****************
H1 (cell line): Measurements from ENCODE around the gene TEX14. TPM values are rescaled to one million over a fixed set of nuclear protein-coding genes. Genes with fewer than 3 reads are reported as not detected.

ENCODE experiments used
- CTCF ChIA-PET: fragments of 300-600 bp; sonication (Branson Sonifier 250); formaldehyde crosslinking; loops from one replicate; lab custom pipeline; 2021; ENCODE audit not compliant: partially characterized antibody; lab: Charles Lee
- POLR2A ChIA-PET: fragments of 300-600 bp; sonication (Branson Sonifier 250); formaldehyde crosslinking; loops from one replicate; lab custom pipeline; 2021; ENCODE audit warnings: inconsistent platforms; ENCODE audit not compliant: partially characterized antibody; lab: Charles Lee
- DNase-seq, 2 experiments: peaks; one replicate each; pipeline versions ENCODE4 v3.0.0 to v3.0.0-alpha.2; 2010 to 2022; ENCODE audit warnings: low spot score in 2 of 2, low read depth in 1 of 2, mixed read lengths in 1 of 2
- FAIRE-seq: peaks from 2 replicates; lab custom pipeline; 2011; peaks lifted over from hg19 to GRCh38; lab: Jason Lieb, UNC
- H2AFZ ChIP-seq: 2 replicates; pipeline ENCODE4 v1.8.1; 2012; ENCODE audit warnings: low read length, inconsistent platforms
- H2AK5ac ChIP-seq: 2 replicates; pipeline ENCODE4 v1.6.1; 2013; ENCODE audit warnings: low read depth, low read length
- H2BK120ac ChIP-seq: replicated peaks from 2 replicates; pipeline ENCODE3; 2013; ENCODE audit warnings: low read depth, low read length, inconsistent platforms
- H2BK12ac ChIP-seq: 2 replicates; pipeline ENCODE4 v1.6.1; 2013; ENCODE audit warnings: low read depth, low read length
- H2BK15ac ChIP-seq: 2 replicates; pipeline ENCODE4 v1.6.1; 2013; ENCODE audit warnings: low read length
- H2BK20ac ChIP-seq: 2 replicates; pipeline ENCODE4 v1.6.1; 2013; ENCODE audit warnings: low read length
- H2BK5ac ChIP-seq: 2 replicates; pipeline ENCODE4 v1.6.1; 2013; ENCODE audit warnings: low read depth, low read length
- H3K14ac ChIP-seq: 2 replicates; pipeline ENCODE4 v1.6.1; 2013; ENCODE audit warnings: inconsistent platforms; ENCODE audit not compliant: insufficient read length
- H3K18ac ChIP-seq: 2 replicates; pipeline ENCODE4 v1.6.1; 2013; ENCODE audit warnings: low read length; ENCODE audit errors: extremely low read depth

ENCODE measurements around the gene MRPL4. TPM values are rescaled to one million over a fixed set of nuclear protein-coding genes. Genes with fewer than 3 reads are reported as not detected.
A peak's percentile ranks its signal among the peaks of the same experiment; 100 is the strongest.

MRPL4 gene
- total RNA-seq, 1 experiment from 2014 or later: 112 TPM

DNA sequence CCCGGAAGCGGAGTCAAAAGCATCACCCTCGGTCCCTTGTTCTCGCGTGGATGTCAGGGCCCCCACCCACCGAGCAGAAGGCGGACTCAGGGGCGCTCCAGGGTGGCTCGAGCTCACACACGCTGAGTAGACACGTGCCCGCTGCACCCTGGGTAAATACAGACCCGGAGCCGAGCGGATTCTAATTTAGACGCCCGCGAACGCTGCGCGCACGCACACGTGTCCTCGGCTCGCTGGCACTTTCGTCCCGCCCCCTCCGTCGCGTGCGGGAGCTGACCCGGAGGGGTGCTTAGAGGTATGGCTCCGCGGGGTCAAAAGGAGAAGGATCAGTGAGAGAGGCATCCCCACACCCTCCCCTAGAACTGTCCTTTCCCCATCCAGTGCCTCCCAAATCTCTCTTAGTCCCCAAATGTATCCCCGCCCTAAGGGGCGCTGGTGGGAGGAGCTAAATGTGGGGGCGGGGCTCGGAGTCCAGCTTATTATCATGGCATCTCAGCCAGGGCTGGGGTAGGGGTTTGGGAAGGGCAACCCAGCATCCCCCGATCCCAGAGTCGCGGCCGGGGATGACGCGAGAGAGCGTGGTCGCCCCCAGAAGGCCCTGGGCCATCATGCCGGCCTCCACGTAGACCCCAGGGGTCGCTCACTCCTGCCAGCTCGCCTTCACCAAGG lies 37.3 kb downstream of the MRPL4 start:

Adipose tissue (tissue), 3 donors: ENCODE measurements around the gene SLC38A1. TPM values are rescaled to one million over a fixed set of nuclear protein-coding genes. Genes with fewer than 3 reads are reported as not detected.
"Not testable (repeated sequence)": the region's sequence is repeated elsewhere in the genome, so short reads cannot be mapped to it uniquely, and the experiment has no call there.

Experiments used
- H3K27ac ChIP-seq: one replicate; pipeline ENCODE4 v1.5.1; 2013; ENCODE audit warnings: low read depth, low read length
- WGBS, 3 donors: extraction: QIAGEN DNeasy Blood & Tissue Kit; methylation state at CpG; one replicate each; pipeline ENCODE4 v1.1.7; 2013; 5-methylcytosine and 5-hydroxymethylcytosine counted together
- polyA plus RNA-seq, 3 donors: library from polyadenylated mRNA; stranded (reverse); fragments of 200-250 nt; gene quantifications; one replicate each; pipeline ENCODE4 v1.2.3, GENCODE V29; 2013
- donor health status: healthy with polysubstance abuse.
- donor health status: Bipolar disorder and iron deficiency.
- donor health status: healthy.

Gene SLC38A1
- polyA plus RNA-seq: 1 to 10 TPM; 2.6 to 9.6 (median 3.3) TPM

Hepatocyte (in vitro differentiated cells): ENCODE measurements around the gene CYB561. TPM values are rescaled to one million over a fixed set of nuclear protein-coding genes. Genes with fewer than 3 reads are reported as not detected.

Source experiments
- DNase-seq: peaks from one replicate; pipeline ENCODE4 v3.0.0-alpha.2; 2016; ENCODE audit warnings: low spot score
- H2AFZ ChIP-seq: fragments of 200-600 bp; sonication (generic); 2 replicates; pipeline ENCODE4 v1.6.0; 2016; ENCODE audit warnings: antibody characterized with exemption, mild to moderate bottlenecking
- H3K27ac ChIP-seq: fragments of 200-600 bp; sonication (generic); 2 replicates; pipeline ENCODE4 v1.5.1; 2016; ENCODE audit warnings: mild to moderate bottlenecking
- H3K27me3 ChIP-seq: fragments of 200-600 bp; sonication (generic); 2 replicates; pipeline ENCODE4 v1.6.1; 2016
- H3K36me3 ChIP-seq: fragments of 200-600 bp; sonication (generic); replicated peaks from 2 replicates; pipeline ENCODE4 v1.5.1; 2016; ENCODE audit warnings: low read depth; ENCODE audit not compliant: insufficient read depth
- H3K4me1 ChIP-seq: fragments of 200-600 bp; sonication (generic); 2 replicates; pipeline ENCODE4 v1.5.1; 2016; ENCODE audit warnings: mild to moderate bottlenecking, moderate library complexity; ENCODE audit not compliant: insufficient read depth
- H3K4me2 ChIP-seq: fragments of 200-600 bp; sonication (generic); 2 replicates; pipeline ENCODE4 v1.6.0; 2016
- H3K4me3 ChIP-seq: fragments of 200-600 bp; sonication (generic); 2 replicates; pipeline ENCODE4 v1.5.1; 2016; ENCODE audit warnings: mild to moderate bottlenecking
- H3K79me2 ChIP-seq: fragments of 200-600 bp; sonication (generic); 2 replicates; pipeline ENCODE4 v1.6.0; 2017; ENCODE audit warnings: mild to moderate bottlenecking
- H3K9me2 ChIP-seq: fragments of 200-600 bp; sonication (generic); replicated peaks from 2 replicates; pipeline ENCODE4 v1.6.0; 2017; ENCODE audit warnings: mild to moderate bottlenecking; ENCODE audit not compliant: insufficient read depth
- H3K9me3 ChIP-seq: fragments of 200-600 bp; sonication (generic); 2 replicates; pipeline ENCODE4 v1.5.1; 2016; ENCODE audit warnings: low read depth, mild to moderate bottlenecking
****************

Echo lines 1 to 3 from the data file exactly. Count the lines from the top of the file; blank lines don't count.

H1 (cell line): Measurements from ENCODE around the gene TEX14. TPM values are rescaled to one million over a fixed set of nuclear protein-coding genes. Genes with fewer than 3 reads are reported as not detected.

ENCODE experiments used
- CTCF ChIA-PET: fragments of 300-600 bp; sonication (Branson Sonifier 250); formaldehyde crosslinking; loops from one replicate; lab custom pipeline; 2021; ENCODE audit not compliant: partially characterized antibody; lab: Charles Lee